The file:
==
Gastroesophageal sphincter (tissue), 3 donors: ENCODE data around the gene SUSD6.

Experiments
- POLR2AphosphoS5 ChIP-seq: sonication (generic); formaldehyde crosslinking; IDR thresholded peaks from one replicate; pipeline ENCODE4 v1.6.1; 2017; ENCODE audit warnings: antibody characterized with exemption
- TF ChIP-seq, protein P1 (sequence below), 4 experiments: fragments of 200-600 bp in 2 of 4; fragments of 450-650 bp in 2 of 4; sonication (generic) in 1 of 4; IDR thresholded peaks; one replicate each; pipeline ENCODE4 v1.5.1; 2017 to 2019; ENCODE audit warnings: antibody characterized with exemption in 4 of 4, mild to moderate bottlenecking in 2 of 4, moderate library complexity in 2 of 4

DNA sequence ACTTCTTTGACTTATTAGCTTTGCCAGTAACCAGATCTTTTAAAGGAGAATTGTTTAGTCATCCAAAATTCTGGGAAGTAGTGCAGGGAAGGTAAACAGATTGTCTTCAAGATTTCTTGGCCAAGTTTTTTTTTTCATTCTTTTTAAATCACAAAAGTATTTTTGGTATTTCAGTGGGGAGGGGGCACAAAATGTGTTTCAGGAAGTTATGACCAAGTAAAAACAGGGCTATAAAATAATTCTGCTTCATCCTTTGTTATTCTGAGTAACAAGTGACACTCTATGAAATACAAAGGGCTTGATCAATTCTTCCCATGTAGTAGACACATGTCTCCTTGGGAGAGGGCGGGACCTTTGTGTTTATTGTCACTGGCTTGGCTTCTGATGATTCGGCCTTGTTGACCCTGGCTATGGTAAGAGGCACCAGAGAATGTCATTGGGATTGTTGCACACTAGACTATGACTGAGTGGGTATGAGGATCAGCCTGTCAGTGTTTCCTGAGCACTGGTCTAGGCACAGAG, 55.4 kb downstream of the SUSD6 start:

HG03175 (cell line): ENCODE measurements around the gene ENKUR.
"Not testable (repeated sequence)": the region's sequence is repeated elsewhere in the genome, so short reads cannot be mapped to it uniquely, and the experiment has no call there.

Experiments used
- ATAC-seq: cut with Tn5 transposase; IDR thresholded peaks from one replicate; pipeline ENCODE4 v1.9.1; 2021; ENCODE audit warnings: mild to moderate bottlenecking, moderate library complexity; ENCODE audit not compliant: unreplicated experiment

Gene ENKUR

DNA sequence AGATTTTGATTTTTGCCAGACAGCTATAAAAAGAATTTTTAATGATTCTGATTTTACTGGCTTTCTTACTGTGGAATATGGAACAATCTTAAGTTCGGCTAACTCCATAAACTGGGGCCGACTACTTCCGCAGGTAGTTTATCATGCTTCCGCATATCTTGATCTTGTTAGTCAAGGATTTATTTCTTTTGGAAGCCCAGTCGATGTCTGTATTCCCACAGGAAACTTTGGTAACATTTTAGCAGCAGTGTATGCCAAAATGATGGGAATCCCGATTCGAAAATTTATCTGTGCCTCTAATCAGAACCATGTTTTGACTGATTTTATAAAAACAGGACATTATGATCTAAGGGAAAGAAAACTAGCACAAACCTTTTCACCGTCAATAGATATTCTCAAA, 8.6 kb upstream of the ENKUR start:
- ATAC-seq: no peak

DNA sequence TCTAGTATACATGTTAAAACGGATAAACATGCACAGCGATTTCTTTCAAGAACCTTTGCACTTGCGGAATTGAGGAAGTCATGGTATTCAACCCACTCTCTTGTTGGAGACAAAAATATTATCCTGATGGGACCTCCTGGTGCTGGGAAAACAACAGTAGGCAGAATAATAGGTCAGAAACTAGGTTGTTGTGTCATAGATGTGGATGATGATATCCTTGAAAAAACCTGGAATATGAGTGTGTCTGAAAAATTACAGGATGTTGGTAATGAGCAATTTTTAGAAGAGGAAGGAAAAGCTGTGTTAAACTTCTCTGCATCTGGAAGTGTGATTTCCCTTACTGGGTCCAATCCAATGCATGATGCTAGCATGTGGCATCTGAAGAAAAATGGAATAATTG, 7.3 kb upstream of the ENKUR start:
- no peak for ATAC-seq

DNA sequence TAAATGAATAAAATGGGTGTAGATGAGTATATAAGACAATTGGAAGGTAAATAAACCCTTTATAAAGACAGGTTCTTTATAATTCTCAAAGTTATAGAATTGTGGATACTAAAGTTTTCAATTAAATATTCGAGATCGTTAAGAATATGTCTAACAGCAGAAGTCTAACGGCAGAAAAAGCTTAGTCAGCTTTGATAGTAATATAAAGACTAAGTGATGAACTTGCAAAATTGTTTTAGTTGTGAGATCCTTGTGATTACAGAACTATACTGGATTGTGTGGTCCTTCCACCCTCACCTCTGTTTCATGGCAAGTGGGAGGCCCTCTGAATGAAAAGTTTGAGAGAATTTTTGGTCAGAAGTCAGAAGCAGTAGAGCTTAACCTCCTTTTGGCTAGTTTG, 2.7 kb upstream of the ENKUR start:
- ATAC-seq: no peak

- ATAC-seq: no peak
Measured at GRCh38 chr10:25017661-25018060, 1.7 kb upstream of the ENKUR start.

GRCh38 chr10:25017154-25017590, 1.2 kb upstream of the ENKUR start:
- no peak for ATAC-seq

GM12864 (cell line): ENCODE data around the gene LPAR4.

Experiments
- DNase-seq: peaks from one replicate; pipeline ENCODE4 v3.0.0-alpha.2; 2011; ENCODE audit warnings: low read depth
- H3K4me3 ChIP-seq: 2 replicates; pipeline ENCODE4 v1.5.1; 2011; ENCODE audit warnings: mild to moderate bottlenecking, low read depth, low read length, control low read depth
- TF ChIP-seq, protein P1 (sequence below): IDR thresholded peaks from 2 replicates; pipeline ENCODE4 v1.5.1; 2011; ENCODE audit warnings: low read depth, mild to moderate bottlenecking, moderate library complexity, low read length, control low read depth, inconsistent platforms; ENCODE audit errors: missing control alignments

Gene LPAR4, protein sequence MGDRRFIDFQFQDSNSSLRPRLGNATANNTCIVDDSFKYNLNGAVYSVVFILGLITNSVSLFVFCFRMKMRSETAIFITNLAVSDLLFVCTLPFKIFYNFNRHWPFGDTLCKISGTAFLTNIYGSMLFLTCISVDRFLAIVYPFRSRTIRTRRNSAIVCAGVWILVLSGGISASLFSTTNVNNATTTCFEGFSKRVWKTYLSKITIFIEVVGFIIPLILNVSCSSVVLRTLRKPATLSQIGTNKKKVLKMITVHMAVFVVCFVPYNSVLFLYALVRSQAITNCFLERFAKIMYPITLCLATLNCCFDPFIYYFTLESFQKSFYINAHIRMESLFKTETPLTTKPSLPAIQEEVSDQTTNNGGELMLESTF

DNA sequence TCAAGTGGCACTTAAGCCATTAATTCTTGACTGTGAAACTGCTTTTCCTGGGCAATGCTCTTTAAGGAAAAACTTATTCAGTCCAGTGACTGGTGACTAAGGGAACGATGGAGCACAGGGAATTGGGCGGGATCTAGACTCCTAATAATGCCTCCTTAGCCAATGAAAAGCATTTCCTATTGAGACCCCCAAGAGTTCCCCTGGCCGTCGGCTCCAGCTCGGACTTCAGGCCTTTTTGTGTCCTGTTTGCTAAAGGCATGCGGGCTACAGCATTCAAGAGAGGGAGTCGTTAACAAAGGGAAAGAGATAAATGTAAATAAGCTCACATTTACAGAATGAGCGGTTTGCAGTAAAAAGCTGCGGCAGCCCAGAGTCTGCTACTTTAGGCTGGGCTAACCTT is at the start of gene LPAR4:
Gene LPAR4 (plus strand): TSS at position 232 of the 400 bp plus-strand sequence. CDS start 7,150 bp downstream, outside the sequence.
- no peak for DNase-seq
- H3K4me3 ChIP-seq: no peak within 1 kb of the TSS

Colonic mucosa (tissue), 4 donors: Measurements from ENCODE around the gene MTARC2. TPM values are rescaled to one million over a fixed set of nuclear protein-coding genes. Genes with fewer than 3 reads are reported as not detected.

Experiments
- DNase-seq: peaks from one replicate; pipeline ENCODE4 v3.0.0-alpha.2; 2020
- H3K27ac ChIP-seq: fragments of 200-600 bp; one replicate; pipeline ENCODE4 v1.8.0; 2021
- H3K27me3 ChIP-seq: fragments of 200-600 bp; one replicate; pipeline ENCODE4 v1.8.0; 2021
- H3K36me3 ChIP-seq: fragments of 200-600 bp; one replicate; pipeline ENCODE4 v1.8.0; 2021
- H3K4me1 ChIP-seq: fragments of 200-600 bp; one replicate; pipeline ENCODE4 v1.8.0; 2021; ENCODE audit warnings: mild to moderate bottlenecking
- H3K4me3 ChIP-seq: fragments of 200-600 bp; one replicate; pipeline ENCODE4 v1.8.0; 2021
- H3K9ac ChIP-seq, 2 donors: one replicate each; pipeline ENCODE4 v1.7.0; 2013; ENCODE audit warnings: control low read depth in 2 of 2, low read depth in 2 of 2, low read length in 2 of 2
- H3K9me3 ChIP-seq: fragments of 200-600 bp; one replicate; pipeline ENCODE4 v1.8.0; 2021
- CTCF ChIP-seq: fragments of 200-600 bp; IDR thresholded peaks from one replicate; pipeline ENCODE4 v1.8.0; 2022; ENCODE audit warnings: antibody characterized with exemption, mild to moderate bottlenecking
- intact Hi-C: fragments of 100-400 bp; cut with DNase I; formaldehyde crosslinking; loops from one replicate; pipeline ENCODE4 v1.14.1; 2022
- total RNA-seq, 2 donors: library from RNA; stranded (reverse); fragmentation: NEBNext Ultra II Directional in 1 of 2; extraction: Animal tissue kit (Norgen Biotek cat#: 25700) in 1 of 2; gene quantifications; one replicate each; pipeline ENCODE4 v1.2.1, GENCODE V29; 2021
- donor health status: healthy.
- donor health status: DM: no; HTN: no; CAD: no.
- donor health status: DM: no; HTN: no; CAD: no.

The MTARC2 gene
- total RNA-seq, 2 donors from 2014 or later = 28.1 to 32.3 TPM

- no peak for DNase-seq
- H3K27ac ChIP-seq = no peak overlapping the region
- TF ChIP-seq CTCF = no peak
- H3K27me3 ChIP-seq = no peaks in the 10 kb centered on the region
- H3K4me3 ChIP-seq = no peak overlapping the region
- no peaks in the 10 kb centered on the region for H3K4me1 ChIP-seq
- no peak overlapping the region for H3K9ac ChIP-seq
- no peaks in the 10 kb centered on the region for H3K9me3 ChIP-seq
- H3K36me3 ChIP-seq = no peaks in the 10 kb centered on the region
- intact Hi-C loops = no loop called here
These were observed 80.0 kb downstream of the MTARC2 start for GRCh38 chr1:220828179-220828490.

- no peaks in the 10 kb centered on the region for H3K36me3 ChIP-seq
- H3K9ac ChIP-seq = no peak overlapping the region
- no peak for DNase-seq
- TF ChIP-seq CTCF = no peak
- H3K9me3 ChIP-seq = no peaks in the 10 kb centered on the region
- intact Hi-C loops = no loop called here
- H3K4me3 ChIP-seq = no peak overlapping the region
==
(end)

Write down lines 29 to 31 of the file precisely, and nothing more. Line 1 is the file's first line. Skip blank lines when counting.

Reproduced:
- no peak for DNase-seq
- H3K4me3 ChIP-seq: no peak within 1 kb of the TSS

Colonic mucosa (tissue), 4 donors: Measurements from ENCODE around the gene MTARC2. TPM values are rescaled to one million over a fixed set of nuclear protein-coding genes. Genes with fewer than 3 reads are reported as not detected.